Difference between revisions of "Using syntactic priming to increase robust learning"
(Added study start and end dates to table)
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! Others with > 160 hours
! Others with > 160 hours
Revision as of 21:38, 27 March 2007
|Project title||Training oral production in learning second language grammar|
|PI||De Jong (postdoc)|
|Co-PIs||Perfetti, DeKeyser (faculty)|
|Others with > 160 hours||n/a|
|Study start date||March 2007|
|Study end date||July 2007 (expected)|
|Number of participants||30-40|
|Total Participant Hours||75-100|
|Datashop?||Expected date 8/15|
The transfer from comprehension skills to production skills in second language learners seems to be, in many cases, neither spontaneous nor complete. Although there has been a considerable amount of discussion about the link between receptive and productive language skills in both the psycholinguistic and the applied linguistics literature, the question of how to bridge the gap between comprehension and production skills has not received much attention yet outside the narrow area of speech. This project investigates whether the proposed learning task can support transfer of comprehension skills to production skills with respect to grammar, thus supporting fluency in production. In this task, each instance of production is immediately preceded by an instance of comprehension. Because comprehension activates the required structural representations (e.g., knowledge of syntactic frames or verb forms; syntactic priming), the activated representations become more accessible for subsequent production, which will facilitate processing and increase fluency. Thus, new procedures for production may be made, or existing procedures may be strengthened.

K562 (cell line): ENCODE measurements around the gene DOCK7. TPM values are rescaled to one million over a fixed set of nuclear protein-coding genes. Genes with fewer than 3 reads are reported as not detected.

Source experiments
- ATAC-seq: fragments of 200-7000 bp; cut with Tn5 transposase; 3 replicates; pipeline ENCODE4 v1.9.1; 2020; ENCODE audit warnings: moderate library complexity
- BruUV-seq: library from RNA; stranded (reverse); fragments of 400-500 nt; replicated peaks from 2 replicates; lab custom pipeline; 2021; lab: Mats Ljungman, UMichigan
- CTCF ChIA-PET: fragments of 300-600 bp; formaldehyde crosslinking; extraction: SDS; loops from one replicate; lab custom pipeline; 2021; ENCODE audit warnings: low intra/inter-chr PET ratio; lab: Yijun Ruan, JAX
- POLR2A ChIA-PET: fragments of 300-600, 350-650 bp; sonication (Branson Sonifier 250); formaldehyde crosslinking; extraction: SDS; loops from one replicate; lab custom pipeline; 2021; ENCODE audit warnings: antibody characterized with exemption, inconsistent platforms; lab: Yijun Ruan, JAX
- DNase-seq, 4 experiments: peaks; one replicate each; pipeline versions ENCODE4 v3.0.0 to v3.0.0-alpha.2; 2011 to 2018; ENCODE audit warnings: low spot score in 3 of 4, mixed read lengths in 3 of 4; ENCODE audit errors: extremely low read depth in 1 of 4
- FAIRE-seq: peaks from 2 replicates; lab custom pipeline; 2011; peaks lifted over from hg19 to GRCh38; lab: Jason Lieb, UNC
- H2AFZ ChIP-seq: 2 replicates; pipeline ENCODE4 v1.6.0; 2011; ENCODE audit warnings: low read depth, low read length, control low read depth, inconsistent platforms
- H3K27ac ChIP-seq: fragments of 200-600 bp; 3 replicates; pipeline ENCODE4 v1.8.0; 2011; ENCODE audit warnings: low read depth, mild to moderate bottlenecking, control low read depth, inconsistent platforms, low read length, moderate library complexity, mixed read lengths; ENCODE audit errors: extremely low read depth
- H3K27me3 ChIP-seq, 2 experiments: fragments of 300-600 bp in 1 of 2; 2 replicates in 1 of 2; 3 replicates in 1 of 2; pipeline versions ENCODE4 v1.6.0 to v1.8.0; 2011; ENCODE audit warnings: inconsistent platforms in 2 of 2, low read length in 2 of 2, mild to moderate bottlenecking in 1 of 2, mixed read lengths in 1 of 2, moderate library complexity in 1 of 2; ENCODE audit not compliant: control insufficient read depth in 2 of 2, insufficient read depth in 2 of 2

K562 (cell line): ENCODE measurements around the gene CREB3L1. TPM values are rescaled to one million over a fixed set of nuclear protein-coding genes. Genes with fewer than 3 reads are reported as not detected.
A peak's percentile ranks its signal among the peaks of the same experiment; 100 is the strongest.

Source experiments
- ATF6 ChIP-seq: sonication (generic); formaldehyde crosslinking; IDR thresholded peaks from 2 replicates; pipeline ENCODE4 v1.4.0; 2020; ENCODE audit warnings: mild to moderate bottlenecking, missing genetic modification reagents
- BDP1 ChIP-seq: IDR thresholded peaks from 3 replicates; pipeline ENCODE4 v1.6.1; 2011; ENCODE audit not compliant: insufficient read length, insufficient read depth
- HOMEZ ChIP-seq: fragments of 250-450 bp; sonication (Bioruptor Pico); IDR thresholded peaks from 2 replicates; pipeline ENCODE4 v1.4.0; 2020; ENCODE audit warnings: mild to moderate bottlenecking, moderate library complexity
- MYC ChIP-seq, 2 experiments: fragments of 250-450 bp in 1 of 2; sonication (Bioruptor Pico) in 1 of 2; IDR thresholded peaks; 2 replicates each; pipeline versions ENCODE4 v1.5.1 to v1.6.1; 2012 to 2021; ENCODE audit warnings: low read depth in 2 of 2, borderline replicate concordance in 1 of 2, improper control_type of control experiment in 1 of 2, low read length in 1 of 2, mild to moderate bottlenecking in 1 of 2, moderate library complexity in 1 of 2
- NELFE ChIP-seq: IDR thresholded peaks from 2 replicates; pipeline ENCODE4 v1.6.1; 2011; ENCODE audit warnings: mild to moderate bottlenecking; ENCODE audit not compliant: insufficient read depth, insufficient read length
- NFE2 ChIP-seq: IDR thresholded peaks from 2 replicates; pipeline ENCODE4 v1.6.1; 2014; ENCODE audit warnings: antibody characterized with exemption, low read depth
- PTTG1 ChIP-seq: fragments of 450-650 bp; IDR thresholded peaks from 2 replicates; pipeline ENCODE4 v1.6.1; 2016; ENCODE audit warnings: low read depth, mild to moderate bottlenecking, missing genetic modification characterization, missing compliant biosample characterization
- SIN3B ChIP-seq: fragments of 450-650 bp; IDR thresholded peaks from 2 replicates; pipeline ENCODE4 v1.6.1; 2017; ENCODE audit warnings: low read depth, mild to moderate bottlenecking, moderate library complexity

- Comprehension skills
- Skills in listening and reading
- Production skills
- Skills in speaking and writing
- Syntactic priming
- The phenomenon that speakers tend to use syntactic structures they have recently processed; also known as structural priming
- Research question 1: Can errors in oral production be prevented by activating the correct structure by aural input?
- Research question 2: Does oral syntactic priming lead to learning, i.e. a lasting increase in the availability of grammar knowledge for production, resulting in increased accuracy?
- Research question 3: Does oral syntactic priming lead to learning, i.e. a lasting increase in the availability of grammar knowledge for production, resulting in increased fluency?
- Research question 4: Does the increase in production skills transfer to semi-spontaneous speech?
Background and significance
The transfer from comprehension skills to production skills in second language (L2) learners seems to be, in many cases, neither spontaneous nor complete. Although there has been a considerable amount of discussion about the link between receptive and productive language skills in both the psycholinguistic and the applied linguistics literature, the question of how to bridge the gap between comprehension and production skills has not received much attention yet outside the narrow area of speech. This project investigates whether the proposed learning task can support transfer of comprehension skills to production skills with respect to grammar, thus supporting fluency in production.